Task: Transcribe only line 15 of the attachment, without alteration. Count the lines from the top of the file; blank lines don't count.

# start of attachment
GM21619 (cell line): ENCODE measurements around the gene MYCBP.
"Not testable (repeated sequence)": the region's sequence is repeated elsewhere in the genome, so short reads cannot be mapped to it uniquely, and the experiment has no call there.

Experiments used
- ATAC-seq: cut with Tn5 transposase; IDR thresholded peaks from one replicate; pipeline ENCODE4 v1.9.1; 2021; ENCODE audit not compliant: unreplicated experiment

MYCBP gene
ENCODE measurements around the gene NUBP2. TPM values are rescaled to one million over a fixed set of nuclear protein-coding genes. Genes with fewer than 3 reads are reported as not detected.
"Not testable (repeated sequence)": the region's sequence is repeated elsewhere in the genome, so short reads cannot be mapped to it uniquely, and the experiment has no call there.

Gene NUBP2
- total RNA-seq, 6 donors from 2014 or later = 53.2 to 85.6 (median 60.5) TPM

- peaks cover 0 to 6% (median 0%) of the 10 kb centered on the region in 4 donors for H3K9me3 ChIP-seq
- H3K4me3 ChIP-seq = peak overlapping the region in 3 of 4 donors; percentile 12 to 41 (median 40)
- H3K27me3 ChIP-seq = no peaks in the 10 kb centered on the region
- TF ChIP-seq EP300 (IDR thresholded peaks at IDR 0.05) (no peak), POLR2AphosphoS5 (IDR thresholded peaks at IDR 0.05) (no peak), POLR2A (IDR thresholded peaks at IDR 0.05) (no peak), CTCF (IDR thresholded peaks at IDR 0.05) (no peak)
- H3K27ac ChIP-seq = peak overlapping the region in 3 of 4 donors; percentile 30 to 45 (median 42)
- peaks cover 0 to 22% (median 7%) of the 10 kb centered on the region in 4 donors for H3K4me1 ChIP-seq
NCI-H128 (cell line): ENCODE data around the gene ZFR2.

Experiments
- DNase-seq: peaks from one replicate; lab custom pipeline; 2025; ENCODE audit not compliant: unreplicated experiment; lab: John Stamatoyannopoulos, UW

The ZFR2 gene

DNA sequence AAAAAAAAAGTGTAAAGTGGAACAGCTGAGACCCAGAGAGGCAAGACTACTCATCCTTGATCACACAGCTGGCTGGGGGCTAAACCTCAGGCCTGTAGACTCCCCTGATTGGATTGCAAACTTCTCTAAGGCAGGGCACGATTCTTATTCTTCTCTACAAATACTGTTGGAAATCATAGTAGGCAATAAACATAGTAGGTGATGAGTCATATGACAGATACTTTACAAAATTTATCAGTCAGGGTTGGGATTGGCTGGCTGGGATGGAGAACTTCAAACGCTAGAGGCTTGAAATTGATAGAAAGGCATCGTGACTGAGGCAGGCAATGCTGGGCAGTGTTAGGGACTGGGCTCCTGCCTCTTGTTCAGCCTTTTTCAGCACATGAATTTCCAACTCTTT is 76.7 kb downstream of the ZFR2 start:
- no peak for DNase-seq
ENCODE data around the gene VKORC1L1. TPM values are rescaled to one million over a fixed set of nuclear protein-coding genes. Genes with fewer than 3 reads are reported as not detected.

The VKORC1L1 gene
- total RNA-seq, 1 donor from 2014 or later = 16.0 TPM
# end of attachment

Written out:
- peaks cover 0 to 22% (median 7%) of the 10 kb centered on the region in 4 donors for H3K4me1 ChIP-seq